Study Reveals How ENSO’s Impact on Asian-Western Pacific Climate Would Change under Global Warming

Chinese Academy of Sciences
The impact of El Niño on East Asian climate under a warmer climate will be dominated by the change in El Niño decaying pace, according to a study led by the Institute of Atmospheric Physics (IAP) of the Chinese Academy of Sciences.
The study was published in Journal of Climate on June 6.
The western North Pacific anomalous anticyclone (WNPAC) is a low-level atmospheric circulation system, linking up El Niño events with East Asian-western Pacific summer climate. The WNPAC can persist from El Niño mature phase in boreal winter to the upcoming summer, bringing abundant moisture to enhance the precipitation over East Asia.
How the WNPAC will change in the future concerns millions of people living in the East Asian-western Pacific region, but the future change in the WNPAC under global warming is highly uncertain across climate models.
The researchers found that about 23% of the uncertainty in WNPAC projection was attributed to the El Niño amplitude change while the rest 77% was from non-amplitude change, which is mainly related to the change in El Niño decaying pace, according to ZHOU Tianjun, the corresponding author of the study.
ZHOU, a senior scientist at IAP, is also a professor at the University of Chinese Academy of Sciences (UCAS).
To separately quantify the contributions of El Niño amplitude change and non-amplitude change from the total uncertainties, the researchers developed a new decomposition method. “This method is based on large ensemble climate simulation. We have used the output of 40-member large ensemble from the Community Earth System Model Large Ensemble project,” said WU Mingna, the first author of the study, who is a Ph. D student from the UCAS.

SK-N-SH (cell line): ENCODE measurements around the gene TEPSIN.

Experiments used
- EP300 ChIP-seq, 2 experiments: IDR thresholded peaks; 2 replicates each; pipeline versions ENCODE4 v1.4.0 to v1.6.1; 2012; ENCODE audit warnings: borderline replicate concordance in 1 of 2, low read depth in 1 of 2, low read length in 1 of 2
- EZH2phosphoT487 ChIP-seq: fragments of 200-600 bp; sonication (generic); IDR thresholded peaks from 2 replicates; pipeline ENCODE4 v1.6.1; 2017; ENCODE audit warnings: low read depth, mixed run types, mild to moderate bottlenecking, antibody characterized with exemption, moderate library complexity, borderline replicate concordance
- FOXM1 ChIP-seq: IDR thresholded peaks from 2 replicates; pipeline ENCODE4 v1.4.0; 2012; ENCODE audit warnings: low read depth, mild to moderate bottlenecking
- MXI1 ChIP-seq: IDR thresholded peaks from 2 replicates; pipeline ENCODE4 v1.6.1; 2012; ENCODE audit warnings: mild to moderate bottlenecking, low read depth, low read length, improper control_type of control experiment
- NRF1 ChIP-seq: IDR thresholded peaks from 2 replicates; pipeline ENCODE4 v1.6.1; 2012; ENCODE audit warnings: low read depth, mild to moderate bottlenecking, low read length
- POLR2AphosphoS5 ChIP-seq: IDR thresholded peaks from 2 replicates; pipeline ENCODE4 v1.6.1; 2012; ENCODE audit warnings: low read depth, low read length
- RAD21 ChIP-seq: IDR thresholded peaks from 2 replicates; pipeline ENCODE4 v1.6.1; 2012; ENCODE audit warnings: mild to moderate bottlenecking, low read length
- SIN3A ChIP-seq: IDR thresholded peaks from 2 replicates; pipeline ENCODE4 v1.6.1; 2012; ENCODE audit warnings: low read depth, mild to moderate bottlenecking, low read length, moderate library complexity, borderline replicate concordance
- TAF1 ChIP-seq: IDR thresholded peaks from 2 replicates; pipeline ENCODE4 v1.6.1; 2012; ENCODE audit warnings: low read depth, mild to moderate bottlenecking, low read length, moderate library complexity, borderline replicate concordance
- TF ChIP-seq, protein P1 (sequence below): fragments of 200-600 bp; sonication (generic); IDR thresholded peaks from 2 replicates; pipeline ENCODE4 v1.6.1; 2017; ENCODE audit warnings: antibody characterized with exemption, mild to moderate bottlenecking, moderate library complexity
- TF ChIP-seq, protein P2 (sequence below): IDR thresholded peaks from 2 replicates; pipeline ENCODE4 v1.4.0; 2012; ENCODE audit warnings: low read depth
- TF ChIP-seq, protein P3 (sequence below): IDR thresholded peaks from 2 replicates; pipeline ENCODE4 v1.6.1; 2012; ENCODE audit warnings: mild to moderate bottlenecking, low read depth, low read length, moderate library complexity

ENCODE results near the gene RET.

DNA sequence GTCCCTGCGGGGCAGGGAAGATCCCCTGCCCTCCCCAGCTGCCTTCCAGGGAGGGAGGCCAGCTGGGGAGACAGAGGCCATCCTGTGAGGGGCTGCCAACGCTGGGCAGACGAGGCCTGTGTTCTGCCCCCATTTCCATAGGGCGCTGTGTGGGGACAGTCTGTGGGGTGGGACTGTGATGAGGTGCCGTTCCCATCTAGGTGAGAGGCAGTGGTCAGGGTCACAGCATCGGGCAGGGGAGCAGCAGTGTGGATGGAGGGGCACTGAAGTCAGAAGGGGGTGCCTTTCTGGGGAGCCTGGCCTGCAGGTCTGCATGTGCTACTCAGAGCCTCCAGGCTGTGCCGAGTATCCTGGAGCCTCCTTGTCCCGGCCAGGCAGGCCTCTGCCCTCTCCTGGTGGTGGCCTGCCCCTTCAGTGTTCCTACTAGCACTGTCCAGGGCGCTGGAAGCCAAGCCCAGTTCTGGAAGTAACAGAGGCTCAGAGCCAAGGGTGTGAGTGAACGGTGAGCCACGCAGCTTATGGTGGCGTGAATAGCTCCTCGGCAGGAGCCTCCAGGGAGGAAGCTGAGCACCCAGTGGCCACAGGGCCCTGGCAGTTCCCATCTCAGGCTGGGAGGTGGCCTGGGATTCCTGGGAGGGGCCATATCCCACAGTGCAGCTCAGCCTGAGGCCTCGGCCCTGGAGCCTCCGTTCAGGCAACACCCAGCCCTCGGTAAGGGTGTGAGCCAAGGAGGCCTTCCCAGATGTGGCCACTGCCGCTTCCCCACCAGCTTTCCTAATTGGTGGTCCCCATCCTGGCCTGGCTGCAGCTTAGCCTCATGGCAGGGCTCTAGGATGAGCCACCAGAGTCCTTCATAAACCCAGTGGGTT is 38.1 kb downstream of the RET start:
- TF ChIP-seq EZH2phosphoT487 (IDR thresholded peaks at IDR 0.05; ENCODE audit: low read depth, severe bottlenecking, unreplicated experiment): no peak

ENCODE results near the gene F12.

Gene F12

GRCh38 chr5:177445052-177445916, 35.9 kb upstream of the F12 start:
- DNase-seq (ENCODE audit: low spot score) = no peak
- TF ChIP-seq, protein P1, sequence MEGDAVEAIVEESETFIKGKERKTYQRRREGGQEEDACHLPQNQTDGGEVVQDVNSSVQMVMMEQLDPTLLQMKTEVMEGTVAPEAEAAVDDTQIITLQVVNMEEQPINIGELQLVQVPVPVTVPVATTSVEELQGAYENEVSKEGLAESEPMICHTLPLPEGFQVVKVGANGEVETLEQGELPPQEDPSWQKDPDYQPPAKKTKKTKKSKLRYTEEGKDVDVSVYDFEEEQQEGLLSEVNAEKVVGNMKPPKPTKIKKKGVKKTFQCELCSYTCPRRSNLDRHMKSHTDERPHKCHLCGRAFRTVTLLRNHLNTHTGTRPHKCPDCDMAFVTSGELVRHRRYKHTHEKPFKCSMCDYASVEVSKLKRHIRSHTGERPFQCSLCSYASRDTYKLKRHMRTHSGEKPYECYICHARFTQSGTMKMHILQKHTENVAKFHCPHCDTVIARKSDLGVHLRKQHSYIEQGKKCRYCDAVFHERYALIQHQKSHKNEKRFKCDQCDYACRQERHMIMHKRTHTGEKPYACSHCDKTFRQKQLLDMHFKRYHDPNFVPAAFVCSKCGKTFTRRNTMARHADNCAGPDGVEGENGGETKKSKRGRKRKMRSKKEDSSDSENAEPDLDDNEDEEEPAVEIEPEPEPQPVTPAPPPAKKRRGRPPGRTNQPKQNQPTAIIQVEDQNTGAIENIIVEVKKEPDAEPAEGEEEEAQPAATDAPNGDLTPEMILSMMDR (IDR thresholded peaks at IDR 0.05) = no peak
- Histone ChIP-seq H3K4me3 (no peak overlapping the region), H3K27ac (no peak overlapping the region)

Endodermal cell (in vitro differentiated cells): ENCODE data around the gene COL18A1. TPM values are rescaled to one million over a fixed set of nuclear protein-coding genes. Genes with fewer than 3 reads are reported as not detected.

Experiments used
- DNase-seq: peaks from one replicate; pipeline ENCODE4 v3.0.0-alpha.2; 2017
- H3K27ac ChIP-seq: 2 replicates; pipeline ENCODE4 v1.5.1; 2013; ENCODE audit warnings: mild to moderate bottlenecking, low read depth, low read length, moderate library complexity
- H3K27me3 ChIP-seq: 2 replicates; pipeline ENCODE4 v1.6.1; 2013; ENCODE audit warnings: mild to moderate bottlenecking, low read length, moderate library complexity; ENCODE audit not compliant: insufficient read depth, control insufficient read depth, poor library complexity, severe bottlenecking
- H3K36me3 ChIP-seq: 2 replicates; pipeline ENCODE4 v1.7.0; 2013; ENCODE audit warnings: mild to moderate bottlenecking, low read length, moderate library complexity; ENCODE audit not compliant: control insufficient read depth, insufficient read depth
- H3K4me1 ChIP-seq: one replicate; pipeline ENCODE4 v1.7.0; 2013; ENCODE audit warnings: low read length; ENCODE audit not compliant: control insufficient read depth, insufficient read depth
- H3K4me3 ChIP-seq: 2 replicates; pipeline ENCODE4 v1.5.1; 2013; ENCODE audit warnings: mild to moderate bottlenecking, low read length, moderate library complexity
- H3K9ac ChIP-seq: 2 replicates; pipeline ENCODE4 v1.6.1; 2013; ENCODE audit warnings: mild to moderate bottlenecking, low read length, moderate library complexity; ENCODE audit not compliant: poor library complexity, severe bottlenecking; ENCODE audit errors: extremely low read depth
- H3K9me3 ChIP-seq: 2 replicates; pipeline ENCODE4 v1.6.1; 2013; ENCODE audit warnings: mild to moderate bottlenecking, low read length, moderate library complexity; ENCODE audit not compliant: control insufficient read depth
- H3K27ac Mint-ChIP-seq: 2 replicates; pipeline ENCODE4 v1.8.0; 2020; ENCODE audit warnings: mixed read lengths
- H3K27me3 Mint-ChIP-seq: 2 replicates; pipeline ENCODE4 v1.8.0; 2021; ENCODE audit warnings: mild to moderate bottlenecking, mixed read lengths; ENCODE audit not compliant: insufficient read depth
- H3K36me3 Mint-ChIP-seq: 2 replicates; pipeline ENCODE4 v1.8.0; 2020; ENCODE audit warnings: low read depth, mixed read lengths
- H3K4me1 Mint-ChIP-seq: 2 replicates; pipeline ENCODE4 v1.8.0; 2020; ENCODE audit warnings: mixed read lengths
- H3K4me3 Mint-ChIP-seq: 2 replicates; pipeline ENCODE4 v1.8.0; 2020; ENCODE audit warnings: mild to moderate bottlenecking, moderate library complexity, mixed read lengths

Schematic illustrates the relative contributions of change in different El Niño characteristics to the total uncertainties of the western North Pacific anomalous anticyclone projection. D(0)JF(1) and JJA(1) represent El Niño mature winter and decaying summer. (Image by WU Mingna and CHEN Xiaolong)

“A larger El Niño amplitude can enhance the WNPAC through a stronger tropical Indian Ocean capacitor effect under a warmer climate, while a faster El Niño decaying pace can also enhance the WNPAC through descending Rossby waves in response to colder than normal sea surface temperature over the tropical central-eastern Pacific, and vice versa,” said Dr. CHEN Xiaolong from IAP, co-author of the study.
“In addition to El Niño amplitude, more attention should be paid to the influence of other El Niño characteristics in climate system. Our decomposition method can be used to diagnose the origin of uncertainty related to El Niño in climate projections, as well as the relevant mechanisms,” said WU.
This work was jointly supported by the National Natural Science Foundation of China and National Key R&D Program of China.
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